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Queens victims immortalized in memorial at Ground Zero

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Photo gallery

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A visitor runs his hand over names in the memorial. Photo by Christina Santucci
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Visitors line the north pool. Photo by Christina Santucci
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The names of Queens firefighters, including Christopher Santora and Carl Asaro, adorn the memorial. Photo by Yinghao Luo
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Visitors place their hands on the names. Photo by Christina Santucci
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A man is reflected in a view inside the World Trade Center Museum, which is slated to include entwined steel beams. Photo by Christina Santucci
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A rainbow is visible in cascading water in the north pool. The two pools are constructed within the footprints of the former Twin Towers. Photo by Yinghao Luo
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Countless drops of water flow through the memorial. Photo by Christina Santucci
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Rick Walls of Slottsburg arranged flags around the name of Denis P. Germain, who had been his mail carrier. Photo by Christina Santucci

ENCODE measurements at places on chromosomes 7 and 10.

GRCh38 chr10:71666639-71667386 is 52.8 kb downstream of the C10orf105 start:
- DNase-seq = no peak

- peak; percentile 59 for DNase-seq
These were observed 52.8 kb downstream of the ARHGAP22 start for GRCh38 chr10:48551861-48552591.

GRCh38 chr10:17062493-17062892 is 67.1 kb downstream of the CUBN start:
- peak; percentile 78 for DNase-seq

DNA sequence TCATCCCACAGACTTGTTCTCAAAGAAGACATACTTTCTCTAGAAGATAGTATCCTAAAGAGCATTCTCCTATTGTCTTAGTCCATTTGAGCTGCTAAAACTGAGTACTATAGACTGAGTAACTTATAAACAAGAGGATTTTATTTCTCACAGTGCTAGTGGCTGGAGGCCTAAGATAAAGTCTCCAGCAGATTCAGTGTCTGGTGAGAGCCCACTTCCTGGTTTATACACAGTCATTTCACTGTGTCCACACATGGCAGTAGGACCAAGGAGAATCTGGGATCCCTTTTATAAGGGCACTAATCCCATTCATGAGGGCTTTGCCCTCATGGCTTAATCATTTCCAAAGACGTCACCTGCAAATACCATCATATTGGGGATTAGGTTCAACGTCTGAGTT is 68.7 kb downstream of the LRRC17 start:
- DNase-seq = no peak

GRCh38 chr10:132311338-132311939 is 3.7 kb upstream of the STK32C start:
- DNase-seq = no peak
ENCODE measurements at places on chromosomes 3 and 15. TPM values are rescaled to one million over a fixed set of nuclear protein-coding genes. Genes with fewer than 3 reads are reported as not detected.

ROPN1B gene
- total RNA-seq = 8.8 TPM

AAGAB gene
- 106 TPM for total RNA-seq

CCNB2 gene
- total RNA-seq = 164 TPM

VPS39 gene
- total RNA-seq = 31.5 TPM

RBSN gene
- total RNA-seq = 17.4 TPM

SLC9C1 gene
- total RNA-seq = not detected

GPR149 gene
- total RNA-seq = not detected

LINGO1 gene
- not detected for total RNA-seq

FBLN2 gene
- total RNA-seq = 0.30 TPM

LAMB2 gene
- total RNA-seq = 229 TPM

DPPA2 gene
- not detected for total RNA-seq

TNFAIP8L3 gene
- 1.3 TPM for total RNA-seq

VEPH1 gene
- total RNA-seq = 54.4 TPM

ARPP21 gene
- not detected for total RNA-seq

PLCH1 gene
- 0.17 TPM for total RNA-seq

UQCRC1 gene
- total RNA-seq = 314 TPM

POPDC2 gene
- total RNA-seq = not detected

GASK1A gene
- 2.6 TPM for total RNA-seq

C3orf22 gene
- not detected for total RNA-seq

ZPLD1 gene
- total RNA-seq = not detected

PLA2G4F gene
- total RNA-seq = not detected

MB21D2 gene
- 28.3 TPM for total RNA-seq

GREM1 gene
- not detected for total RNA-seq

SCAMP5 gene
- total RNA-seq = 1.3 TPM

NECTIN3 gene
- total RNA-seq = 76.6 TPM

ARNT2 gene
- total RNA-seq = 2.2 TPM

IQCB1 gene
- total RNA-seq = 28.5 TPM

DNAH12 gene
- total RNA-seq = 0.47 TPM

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A rainbow is visible in the north pool. Photo by Christina Santucci
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Moira Ann Smith of Glen Oaks was one of dozens of people from Queens killed. Photo by Christina Santucci
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Water cascades down the side of the north pool. Photo by Christina Santucci
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John Katsimatides’ name is located north memorial pool. Photo by Yinghao Luo
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The skyline of Manhattan surrounds the memorial. Photo by Christina Santucci
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An American flag hangs above construction workers at the World Trade Center site. Photo by Christina Santucci
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Sylvia San Pio Resta’s name is placed alongside that of John Thomas Resta. Photo by Christina Santucci
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Mohammad Salman Hamdani was an EMT from Queens College. Photo by Christina Santucci
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Jennifer Yen Wong was a resident of Whitestone. Photo by Christina Santucci
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A pigeon sits on a fence surrounding the 9/11 Memorial. Photo by Christina Santucci
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FDNY ladder and engine companies are listed on the south pool. Photo by Christina Santucci
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The 9/11 memorial, which includes the two pools, occupies about half of the 16-acre World Trade Center site. Photo by Christina Santucci
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A flag hangs outside the site. Photo by Christina Santucci